Business checks are generally larger than personal checks. While the latter measure 5 to 6 x 2 inches, business checks measure 8 x 3 to 5 inches.
Their large size makes business checks easier to print just in case you want to print yours inhouse. On the other hand, personal checks are smaller because they're meant to fit in wallets and hand pouches.
Design and Branding
In terms of appearance, business checks are typically meant to look professional. That's because they are part of your business's branding. As such, they often carry your company's name, address, logo and other formal information.
Personal checks are less professional and more artsy. They're usually covered with vibrant images of animals, sports, graffiti, landscape and so on. It all depends on what you want on your cheque. For that reason, personal checks portray individuality more than professionalism.
The payee's information in a personal check is almost always handwritten. That's not the case with business checks. On the contrary, they are almost always filled out in the computer and printed out so that they look more professional.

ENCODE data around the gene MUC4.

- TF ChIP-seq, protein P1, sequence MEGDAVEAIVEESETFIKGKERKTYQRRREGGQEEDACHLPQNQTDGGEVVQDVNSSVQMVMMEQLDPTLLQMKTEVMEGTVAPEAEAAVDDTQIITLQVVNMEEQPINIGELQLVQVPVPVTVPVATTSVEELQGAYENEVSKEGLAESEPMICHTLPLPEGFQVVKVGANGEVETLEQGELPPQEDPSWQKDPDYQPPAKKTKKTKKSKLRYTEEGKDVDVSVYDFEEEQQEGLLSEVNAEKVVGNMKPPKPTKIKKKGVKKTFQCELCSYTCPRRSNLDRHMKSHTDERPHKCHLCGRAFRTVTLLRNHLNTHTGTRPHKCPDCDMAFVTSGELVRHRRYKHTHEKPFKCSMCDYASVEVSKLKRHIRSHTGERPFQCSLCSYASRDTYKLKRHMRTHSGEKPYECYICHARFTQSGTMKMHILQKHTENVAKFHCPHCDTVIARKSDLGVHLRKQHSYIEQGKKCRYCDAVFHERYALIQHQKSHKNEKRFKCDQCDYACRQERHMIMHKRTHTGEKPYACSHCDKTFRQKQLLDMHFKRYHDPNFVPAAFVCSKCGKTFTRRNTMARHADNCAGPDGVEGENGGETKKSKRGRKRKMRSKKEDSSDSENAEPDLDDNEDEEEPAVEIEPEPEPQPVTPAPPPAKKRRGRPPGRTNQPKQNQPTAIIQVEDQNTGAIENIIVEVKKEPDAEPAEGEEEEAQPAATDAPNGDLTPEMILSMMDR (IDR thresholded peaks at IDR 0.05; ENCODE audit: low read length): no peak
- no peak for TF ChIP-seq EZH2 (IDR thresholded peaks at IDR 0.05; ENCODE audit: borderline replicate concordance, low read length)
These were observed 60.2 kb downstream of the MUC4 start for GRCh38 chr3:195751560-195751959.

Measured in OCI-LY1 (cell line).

The only part that's always handwritten in a business check is the signature of the payor. If you're the business owner, then your handwritten signature must be on the check to validate it.
It's also worth noting that oftentimes, when filling a personal check, you can leave out details like the name of the payee, amount, account details and date. The payee fills those when they're ready to deposit or cash the check.
How much do business checks cost? That depends on the issuer of the check. Banks are typically the most expensive and will charge as much as 30 cents per check but you do have cheaper ways of getting business checks. For example, retailers like Costco, Walmart and Sam's Club offer business checks at much cheaper rates compared to banks. Better yet, the Nearside Business Checking account allows you to send 5 free business checks per month.